Japanese automotive manufacturer Toyota has added a further 650,000 cars to the recall it issued last year over a defect in passenger airbags.
Toyota confirmed affected vehicles, including the Corolla, Camry Yaris and Vios models, have a defective part which could cause the airbag inflator to rupture which would see it be deployed abnormally in the event of a crash.
The move, which was triggered by one report of a seat cover burn over the issue, now takes the number of cars recalled to 2.79m globally and brings fresh woe to the world’s biggest carmaker.
It added that it was also modifying the remedy that it was using to address the issue, while also replacing the affected part in vehicles.
The company also confirmed it would now replace the inflator in all involved vehicles, which is to result in the re-notifying of 350,000 owners across the world.
“For vehicles which were inspected and did not receive a replacement inflator, we will re-notify the owners and replace the inflator with a new one,” the firm said in a statement.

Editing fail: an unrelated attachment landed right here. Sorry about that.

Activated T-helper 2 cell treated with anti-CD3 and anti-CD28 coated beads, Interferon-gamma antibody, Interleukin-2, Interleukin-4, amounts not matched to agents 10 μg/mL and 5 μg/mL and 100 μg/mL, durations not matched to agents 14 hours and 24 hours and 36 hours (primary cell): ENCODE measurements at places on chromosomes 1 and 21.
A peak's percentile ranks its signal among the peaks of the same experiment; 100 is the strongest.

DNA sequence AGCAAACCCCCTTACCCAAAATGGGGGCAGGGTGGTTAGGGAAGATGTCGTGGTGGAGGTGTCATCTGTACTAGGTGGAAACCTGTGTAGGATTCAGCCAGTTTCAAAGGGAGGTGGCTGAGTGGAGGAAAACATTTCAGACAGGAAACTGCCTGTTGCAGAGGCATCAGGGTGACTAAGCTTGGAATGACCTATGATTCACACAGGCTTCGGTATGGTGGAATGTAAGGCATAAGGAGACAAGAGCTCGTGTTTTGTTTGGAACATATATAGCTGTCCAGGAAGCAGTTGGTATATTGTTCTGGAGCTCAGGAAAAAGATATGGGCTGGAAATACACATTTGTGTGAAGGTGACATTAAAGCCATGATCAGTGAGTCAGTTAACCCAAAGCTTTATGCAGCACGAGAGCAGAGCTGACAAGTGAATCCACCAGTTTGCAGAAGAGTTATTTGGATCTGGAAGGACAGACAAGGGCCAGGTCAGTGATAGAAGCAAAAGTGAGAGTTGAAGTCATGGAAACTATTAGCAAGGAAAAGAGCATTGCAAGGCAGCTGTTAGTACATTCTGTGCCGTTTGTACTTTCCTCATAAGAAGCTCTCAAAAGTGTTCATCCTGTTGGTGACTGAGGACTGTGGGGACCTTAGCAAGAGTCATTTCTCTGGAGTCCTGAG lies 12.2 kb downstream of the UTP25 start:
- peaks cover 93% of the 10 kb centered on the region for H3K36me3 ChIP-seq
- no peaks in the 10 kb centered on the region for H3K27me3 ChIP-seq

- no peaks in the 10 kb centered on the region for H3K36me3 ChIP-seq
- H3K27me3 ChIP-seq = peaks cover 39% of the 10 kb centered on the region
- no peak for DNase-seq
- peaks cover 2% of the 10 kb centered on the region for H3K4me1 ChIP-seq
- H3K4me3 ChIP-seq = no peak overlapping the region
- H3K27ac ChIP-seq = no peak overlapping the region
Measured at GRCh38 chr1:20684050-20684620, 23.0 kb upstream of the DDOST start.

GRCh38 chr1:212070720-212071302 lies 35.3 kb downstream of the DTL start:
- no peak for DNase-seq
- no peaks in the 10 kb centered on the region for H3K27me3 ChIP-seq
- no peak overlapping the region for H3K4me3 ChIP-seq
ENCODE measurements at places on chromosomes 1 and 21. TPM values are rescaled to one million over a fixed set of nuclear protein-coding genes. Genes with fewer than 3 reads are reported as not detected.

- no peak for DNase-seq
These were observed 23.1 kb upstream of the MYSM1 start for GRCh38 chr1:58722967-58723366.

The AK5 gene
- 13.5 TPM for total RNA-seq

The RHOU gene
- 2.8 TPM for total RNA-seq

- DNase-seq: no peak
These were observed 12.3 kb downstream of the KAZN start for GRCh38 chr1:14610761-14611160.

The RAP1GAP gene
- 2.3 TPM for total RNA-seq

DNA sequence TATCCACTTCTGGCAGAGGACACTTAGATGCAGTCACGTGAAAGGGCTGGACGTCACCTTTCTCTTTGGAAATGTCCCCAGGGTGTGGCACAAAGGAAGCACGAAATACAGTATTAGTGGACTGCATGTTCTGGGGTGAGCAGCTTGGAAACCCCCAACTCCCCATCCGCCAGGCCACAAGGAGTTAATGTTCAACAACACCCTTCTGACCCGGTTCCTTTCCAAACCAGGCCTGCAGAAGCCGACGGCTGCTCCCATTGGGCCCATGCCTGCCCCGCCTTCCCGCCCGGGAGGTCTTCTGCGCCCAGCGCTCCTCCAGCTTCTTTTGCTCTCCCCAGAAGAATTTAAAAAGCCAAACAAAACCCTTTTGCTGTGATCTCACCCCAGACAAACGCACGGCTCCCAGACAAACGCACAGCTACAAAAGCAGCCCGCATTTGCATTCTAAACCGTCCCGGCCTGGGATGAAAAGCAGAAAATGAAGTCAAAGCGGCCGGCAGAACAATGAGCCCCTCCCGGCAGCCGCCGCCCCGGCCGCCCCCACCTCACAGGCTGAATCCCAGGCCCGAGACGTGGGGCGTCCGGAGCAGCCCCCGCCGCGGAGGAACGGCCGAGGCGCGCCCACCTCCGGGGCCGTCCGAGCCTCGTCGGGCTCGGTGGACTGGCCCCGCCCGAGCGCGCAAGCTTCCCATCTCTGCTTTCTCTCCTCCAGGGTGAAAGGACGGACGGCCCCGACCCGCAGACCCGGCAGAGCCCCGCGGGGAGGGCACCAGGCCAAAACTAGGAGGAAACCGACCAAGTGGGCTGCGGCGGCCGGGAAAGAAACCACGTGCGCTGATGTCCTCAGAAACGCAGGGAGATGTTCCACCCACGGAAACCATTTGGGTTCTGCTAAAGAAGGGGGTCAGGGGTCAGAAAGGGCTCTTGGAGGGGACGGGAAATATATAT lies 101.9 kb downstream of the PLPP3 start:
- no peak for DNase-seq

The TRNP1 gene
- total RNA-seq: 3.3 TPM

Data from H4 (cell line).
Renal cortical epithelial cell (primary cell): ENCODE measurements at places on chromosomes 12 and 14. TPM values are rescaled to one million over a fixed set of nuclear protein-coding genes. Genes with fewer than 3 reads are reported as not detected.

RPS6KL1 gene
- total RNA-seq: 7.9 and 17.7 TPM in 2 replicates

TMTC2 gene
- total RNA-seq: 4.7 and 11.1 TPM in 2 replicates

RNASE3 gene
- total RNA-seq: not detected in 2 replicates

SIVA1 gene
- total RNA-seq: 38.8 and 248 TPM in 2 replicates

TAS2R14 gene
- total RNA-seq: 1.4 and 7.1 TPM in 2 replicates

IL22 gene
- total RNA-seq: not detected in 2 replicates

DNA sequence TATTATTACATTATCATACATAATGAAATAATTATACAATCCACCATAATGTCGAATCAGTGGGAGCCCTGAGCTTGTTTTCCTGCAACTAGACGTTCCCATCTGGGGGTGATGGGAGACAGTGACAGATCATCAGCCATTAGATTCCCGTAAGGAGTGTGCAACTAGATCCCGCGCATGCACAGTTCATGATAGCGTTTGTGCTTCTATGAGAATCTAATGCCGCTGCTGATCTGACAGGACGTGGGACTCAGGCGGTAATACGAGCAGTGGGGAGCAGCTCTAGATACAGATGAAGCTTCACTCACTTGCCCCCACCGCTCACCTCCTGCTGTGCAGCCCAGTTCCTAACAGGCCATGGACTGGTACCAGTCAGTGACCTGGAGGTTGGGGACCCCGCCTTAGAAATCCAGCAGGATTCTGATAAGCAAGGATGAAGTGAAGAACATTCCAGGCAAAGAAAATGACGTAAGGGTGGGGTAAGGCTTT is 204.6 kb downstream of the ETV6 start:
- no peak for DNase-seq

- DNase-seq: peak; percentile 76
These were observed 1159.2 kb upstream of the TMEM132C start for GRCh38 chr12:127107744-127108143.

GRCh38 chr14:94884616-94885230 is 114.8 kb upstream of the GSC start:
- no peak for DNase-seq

An addtional 1.24m owners who had received previous recall notices but did not respond, are also to be sent fresh notices.
Ben Bird, a supply chain consultant at Vendigital, said: “The fact that this recall relates to a problem that the industry has known about for some time, but has not yet been properly dealt with, shows just how bad the quality control systems at Takata must have been.
“About 3.6m vehicles were recalled worldwide back in 2013 due to defective airbag inflators manufactured by Takata. The fact that Toyota has decided to extend its recall further is extremely concerning and suggests there is a serious lack of visibility within the global supply chain.
“The global nature of modern supply chains and their increasing complexity has made it more difficult for vehicle manufacturers to keep a close eye on component manufacturers. The further away they are, the harder it becomes to manage supply-side quality and keep track of serial numbers as articles pass through the supply chain. This can cause major problems if a potential flaw subsequently comes to light and a product recall is required.
“In this case, Takata’s apparent failure to provide detailed product identification information has caused an extremely costly chain reaction of events that will affect the global automotive industry for many years to come. The industry as a whole must learn from this by increasing visibility and reviewing quality control systems right across their supply chains.”